My open mind came in handy as after meeting some good people at the conference on day one I was invited to a concert that night. With nothing to do in a foreign town, I said sure, without asking the details. Good move. The venue: Saint Andrews Hall, a 100-year-old church-style structure. The band: none other than The Roots, a old school fav of mine! $10 cover and an open mind, equalled a surreal and unforgettable experience. 

     The next night saw a trip to The Greektown Casino, a old, multilevel casino with charm and atmosphere to spare. We popped back over to the MGM Grand to grab dinner at the incredible Wolfgang Puck Pizzeria and Cucina, in my opinion, a must go when in Detroit. Anywhere else a Puck restaurant would be priced-out of contention for the likes of me, but in Detroit, the prices are reasonable while retaining the quality you would expect. Don’t miss out.

     The lesson here, don’t buy into hype alone. With the right people, the right guide book/website, and the right mindset, you can find an unreal time in almost any town you visit. Detroit, regardless of reputation, made finding that good time incredibly easy for us. 

Scott, (@ScottFry)  formally of the Ontario-focussed travel blog, is passionate about all things that make up a good life. Beer, friends, travel, sports, food, beer... he believes that the good life does not come to you, you must pursue it and make it conscious. Scott is in the process of returning to blogging and will be sure to stop by Real Man Travels whenever possible.  

Monday, 3 June 2013

Marten River


If you have been thinking about getting away camping with your family, you really should. Especially with all the great parks and private campgrounds here in Ontario to choose from. Camping makes you stronger as a family, opens up a new world for your kids and it creates lasting memories. Obviously I’m telling you from experience. The picture above is one of my most favorite pictures in the world. The 4 days my daughters and I spent at Marten River was like heaven on earth. The site we had was right on the water next to the beach, we spent so much quality time hiking and fishing along just hanging out with no pressures of the world to interfere.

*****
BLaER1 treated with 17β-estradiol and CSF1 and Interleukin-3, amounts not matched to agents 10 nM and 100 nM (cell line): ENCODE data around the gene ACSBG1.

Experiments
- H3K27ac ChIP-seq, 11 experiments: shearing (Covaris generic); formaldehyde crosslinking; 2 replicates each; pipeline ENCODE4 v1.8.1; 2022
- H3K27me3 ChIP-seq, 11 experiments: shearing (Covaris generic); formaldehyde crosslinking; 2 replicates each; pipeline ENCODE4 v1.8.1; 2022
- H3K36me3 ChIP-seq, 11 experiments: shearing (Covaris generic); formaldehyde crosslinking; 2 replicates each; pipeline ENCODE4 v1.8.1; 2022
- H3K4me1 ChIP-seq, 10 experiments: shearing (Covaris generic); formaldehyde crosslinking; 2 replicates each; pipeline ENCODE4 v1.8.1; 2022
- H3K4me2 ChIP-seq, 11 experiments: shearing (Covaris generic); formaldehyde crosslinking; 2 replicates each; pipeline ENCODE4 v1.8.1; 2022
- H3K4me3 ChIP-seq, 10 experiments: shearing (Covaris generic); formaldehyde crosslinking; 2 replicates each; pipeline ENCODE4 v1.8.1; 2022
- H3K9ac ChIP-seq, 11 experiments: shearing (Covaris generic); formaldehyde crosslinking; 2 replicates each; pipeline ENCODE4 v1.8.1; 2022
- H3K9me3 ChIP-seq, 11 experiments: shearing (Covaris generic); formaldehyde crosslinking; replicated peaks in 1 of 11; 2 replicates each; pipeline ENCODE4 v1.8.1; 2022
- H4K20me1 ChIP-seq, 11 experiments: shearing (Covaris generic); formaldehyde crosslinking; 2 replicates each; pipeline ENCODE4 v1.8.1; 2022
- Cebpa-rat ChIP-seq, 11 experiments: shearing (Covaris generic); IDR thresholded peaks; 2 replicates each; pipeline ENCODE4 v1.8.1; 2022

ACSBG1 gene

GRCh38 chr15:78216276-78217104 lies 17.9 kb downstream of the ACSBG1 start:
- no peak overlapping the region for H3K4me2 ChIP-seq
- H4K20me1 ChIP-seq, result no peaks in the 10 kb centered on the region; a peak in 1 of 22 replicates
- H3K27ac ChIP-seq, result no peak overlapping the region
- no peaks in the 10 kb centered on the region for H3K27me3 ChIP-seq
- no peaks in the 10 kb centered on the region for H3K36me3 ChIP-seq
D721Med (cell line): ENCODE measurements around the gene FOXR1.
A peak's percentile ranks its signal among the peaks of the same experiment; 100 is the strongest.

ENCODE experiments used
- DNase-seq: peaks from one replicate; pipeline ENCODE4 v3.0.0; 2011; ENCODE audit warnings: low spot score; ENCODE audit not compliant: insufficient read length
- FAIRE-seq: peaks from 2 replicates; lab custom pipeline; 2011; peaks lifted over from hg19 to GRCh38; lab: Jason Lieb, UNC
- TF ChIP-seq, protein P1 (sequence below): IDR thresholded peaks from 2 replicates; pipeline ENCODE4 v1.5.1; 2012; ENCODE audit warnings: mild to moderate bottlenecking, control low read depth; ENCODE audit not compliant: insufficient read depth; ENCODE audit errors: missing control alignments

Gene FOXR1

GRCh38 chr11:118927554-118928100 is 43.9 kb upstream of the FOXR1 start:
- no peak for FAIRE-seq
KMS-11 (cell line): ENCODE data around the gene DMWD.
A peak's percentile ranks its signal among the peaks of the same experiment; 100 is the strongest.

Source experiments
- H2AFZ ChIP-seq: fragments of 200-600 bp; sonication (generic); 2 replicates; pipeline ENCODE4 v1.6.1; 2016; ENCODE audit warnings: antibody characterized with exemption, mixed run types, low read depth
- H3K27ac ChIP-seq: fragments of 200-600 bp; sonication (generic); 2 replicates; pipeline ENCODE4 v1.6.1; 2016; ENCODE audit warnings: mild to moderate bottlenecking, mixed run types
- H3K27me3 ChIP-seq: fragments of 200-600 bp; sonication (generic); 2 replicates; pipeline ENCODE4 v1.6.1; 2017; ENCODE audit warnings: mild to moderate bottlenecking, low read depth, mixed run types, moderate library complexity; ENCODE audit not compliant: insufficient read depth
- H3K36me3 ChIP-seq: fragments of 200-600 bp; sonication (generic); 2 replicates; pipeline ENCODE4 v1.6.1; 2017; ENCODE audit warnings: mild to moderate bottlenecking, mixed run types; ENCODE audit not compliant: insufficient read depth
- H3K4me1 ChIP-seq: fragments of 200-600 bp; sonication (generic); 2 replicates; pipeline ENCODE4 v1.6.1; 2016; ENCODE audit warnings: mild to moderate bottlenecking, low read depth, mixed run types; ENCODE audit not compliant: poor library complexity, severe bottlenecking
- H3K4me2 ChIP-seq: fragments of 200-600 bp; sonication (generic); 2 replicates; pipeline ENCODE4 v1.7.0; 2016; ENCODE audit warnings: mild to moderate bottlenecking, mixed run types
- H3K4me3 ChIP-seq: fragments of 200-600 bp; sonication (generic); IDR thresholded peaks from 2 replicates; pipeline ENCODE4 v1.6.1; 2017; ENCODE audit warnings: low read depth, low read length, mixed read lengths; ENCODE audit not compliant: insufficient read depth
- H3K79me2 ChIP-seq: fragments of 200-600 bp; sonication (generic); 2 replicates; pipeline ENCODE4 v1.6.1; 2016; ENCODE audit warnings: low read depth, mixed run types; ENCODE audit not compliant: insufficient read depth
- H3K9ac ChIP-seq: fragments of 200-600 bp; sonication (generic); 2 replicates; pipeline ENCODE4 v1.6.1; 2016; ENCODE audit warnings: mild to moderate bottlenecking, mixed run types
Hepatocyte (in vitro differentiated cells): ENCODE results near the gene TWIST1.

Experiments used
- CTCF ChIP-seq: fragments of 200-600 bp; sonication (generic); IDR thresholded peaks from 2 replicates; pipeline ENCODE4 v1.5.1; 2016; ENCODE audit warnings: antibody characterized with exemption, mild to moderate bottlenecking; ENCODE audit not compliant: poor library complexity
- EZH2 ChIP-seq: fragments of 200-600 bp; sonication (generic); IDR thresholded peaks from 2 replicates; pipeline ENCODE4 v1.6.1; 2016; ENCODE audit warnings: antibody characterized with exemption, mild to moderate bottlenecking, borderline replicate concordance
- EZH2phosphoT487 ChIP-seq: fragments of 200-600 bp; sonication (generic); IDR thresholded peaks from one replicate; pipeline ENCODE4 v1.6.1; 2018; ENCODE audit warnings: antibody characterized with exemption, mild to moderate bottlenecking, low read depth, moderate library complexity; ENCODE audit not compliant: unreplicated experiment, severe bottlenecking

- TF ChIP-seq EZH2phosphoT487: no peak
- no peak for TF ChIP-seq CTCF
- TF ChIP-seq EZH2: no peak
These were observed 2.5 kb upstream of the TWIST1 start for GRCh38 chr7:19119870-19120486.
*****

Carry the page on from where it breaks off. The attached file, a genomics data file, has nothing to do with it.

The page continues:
Here are some facts about Marten River

·         Marten River is situated about 40 minutes north of North Bay, Ontario. Right off of HWY 11.
·         Authentic Logging Village on site
·         Great Fishing
·         Trappers Outpost located just outside of park, has all your camping needs and more


 On a beautifully sunny August day, we went on a 4 kilometer hike which involved a couple rolled ankles and temper tantrums, but overall the kids were great. It took us roughly 4 hours to complete the trail, not counting the time taken for a picnic at the riverfront.  There were however a couple of times that I didn't think we would make it to the end. But thankfully I had my secret weapon, a package of delicious red licorice; it gave the kids the motivation and energy to keep going.

First off, I put the boat in the water. With no plug. The result was an hour worth of work bailing the boat out.(Lesson learned) My luck had took a turn for the better and we caught and landed 2 Walleye and a Bass. We had a wonderful shore supper that night.

TIP: when you take your kids fishing, you don't fish, you do everything else you are the Captain of the boat, baiter of the hook, line untangler and fish handler. So make sure you bring a lot of patience

Our campsite was truly beautiful. Here are some other fun things that we did on our camping trip.

·         Bathed in the river like pioneers, the water was a bit chilly.
·         Sat down at everyday for an Ice Cream at Trappers Outpost
·         Many hours Spent at the beaches and playground

Are you going camping? Tell us more below in the comments section.